A Failure To Understand Legal Ethics Kills


This week, John Jonchuck arrived at his lawyer Genevieve Torres’s office in Tampa, Florida dressed in his pajamas. He had his 5-year old daughter Phoebe with him.

Torres’s new client had a history of arrests for domestic battery, driving under the influence, and passing fraudulent checks.  Jonchuck told her he had cared for Phoebe for two years, and asked Torres to file papers that day so he could have full legal custody of his daughter.

There were clues, however, that indicated to Torres that something was amiss….the pajamas, for example. Then her client kept saying that she was God, the Creator. When he asked her to read a Bible in Swedish, and told the lawyer to come with him to St. Paul’s Catholic Church to baptize him, she was pretty much sure he was stark, raving mad, and that his daughter was in peril—especially when he left her office with the ominous statement,  “Don’t file the paperwork. It’s not going to matter anymore.”

Torres called 911, saying that she was his lawyer, and that she believed the little girl wasn’t safe. “He’s out of his mind, and he has a minor child with him driving to the church now,” Torres explained. Hillsborough County sheriff’s deputies found Jonchuck and Phoebe at  the church, where he was meeting with a priest .Jonchuck told them God had spoken to him in the past, according to a Sheriff’s Office report. Deputies determined that he was not a danger to himself or  Phoebe.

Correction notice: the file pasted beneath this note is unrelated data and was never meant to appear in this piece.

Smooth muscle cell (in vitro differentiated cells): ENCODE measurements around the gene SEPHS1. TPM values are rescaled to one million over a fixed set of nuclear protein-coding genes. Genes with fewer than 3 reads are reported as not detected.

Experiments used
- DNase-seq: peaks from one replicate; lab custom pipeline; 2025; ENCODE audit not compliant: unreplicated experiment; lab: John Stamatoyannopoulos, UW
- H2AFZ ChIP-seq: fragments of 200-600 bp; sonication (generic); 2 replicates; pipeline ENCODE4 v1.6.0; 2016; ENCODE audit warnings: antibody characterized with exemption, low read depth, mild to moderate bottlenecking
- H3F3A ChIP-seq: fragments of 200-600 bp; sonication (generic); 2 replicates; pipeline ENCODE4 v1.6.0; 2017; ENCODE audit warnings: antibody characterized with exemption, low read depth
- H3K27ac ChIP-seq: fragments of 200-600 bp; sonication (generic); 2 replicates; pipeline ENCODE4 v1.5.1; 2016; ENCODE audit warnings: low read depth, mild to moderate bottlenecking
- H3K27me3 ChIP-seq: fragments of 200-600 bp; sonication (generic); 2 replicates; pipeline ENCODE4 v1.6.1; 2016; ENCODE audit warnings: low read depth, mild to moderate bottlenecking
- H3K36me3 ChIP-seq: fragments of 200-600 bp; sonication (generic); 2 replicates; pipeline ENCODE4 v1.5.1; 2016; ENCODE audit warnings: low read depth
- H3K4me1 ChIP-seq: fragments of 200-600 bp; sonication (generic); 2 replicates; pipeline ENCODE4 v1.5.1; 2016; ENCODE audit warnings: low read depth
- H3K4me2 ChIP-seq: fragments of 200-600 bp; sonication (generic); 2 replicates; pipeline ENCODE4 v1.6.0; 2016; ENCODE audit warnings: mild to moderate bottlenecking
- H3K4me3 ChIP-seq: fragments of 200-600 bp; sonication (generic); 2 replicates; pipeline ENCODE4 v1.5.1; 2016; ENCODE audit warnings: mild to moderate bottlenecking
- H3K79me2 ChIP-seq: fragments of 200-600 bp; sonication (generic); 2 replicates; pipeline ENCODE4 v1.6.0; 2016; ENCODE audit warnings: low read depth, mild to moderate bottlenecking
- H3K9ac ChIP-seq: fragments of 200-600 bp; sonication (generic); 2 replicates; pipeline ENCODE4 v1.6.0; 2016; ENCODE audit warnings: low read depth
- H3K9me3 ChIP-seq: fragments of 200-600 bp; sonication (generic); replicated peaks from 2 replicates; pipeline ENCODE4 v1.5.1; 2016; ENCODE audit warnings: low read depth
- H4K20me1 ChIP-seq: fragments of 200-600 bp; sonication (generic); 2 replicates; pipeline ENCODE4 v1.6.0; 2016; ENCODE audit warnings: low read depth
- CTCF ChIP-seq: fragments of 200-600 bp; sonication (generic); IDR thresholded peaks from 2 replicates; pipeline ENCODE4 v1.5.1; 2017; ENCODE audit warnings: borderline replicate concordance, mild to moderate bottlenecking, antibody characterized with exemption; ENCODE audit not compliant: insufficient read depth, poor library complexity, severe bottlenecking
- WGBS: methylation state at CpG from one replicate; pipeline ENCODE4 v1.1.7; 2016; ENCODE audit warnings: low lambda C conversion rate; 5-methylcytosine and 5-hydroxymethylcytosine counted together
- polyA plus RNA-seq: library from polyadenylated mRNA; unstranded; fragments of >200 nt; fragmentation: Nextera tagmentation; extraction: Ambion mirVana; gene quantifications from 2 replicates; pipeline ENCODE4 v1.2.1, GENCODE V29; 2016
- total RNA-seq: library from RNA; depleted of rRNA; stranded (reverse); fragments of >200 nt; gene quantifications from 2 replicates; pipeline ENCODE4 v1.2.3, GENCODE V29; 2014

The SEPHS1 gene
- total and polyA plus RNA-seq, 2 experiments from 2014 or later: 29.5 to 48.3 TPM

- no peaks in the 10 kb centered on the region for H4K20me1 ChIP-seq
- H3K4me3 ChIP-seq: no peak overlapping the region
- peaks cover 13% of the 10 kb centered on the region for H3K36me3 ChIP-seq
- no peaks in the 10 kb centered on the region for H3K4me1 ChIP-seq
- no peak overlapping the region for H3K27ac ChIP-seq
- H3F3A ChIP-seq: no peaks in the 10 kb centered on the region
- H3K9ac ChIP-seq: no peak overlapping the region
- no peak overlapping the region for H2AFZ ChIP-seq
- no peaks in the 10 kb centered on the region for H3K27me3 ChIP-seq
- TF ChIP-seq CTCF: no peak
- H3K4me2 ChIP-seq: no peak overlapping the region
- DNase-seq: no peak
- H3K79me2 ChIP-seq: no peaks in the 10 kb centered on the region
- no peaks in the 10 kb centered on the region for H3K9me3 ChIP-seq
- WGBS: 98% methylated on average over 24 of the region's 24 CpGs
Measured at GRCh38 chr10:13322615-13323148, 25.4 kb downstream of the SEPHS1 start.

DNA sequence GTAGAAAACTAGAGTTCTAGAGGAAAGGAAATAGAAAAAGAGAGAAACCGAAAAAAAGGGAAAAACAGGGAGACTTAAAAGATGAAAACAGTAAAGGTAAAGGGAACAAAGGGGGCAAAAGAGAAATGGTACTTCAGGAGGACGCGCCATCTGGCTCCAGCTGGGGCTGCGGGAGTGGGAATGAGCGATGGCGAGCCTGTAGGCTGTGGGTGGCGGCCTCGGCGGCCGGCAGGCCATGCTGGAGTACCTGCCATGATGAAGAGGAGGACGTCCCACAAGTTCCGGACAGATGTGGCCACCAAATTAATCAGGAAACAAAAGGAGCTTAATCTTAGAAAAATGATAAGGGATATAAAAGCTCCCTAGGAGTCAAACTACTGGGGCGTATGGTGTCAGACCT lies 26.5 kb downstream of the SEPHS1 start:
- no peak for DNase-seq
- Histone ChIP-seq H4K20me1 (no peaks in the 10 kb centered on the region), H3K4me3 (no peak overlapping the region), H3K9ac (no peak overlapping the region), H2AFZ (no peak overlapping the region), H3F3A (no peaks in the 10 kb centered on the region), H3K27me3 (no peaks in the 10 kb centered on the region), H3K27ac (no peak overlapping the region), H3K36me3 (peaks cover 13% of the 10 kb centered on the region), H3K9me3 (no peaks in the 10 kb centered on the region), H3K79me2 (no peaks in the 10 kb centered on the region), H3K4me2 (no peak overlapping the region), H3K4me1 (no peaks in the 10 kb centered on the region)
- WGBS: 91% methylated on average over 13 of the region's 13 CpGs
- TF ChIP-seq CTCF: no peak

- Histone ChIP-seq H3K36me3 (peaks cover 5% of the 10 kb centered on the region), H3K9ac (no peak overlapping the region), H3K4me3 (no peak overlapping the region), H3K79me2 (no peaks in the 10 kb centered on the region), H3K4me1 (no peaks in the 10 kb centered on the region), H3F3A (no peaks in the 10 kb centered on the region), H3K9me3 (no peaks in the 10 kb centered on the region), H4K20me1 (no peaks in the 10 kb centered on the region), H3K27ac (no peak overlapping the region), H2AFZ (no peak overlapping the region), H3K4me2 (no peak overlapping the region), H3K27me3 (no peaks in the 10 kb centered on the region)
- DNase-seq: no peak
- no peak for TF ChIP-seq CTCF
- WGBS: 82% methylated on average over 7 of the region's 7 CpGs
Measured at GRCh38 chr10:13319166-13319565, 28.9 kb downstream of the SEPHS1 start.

Thirteen hours later, Jonchuck dropped Phoebe off Tampa’s Sunshine Skyway bridge, and she drowned in the dark waters below.

Here’s the takeaway: lawyers are not permitted under the ethics rules to report on their clients the way Genevieve did unless they are convinced that someone is about to be seriously hurt. She couldn’t do it just to be on the safe side. Such a report could have adversely affected Jonchuck’s chances of getting custody. As a lawyer, she needed to be certain, or nearly so, that this man was an imminent risk to himself or his child, to make that 911 call. If she made the call without very powerful reasons, she would face possible bar discipline for violating a client confidence. If the police understood that, might they have taken the threat more seriously? I think so. For a lawyer to report a client is very, very serious, a momentous act carrying serious professional risk. That alone, in my opinion, should have compelled them to take custody of Jonchuck and have him examined. Maybe the 911 operator didn’t make it clear that the call came from his lawyer. Maybe—probably—the police had no idea that lawyers can’t normally make such calls, and thus need to be taken especially seriously.